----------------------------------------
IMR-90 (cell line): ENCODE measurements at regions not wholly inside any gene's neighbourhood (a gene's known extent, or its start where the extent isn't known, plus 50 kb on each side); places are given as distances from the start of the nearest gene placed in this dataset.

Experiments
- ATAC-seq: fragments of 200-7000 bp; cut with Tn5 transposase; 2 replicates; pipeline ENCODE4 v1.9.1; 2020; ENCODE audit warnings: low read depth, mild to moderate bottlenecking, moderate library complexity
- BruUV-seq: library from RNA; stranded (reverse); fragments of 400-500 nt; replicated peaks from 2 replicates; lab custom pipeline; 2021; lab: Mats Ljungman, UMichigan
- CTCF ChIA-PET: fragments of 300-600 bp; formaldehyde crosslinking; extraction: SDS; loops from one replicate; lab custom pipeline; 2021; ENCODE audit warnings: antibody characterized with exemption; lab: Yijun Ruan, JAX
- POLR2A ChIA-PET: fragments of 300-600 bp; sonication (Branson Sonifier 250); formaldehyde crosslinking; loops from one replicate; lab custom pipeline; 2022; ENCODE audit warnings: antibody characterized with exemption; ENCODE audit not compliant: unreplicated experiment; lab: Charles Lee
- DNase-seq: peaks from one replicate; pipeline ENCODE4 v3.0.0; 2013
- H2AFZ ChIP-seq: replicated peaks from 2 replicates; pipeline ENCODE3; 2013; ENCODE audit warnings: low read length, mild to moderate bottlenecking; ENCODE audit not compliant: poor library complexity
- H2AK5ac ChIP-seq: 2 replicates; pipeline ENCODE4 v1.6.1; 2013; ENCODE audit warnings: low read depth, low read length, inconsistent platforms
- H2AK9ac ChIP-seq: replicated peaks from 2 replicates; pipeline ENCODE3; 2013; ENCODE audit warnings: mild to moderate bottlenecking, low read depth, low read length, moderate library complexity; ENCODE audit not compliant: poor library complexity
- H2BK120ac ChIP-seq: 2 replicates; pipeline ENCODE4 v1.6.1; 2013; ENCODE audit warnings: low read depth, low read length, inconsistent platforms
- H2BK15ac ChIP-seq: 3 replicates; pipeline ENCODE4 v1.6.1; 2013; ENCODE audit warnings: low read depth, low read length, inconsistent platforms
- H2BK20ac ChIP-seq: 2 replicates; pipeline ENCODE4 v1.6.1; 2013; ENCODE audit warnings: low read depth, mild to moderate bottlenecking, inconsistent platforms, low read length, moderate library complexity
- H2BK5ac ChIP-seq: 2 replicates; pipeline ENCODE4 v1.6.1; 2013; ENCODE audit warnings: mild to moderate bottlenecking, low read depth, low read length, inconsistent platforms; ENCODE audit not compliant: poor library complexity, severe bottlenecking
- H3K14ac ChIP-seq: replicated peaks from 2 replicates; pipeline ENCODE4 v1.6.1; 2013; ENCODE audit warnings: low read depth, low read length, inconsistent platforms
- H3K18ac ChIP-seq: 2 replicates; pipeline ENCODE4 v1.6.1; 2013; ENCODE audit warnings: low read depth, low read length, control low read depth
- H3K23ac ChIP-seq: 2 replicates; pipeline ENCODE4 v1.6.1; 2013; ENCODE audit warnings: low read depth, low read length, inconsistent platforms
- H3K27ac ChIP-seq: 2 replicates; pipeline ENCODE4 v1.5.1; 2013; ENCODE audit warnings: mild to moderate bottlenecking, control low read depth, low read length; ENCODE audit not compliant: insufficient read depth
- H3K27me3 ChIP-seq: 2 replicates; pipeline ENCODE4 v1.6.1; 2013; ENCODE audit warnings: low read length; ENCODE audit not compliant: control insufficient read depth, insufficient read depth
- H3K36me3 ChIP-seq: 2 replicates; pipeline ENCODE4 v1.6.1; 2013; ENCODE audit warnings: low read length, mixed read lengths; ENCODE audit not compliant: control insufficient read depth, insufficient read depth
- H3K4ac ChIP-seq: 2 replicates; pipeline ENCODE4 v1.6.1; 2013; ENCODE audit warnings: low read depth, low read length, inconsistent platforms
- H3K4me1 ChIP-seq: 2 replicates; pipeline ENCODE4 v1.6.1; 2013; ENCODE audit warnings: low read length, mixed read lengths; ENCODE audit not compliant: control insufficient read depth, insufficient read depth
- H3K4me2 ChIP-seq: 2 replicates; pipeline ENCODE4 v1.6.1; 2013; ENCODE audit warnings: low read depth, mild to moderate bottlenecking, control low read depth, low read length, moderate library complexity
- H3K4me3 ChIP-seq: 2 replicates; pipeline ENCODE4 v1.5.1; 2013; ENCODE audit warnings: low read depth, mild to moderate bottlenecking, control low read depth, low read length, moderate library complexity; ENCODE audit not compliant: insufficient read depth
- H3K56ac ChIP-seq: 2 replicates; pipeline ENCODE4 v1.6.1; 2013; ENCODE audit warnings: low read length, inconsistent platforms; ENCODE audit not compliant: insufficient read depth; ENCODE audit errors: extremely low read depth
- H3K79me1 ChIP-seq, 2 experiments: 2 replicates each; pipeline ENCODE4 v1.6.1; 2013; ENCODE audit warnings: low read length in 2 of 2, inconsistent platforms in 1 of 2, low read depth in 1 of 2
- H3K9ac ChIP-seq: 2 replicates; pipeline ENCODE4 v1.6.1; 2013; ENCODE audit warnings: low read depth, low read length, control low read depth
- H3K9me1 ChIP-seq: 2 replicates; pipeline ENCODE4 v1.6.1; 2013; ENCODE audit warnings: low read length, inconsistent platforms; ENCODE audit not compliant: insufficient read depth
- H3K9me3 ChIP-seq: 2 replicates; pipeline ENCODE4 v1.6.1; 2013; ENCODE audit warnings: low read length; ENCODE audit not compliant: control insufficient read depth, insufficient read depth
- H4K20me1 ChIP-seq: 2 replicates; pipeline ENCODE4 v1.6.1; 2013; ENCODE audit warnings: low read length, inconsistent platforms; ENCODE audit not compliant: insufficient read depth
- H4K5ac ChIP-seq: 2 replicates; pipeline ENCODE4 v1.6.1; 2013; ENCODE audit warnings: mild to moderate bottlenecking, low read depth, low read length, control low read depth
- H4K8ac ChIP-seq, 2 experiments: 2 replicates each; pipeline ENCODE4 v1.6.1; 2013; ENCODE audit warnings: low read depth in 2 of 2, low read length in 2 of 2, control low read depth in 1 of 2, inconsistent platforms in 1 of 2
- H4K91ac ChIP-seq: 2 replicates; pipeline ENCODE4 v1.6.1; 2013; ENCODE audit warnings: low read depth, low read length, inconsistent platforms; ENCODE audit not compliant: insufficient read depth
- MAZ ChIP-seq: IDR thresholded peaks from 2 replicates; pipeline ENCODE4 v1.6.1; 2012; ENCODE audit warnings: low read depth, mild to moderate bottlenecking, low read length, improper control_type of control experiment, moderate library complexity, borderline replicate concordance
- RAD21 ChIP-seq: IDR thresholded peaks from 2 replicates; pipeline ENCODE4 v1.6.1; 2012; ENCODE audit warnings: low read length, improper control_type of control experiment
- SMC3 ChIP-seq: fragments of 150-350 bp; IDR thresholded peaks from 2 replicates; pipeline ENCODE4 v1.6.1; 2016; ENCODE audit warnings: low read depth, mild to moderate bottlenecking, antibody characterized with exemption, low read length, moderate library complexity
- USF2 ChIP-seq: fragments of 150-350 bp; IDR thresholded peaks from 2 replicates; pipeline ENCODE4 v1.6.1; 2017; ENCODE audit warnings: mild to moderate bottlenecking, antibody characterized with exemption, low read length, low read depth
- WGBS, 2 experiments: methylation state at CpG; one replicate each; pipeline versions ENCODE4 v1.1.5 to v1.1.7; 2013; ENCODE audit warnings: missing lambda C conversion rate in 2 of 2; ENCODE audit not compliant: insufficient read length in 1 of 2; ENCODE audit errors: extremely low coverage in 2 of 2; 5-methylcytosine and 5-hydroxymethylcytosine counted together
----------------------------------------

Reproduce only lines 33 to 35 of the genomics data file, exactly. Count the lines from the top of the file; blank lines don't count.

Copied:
- H4K91ac ChIP-seq: 2 replicates; pipeline ENCODE4 v1.6.1; 2013; ENCODE audit warnings: low read depth, low read length, inconsistent platforms; ENCODE audit not compliant: insufficient read depth
- MAZ ChIP-seq: IDR thresholded peaks from 2 replicates; pipeline ENCODE4 v1.6.1; 2012; ENCODE audit warnings: low read depth, mild to moderate bottlenecking, low read length, improper control_type of control experiment, moderate library complexity, borderline replicate concordance
- RAD21 ChIP-seq: IDR thresholded peaks from 2 replicates; pipeline ENCODE4 v1.6.1; 2012; ENCODE audit warnings: low read length, improper control_type of control experiment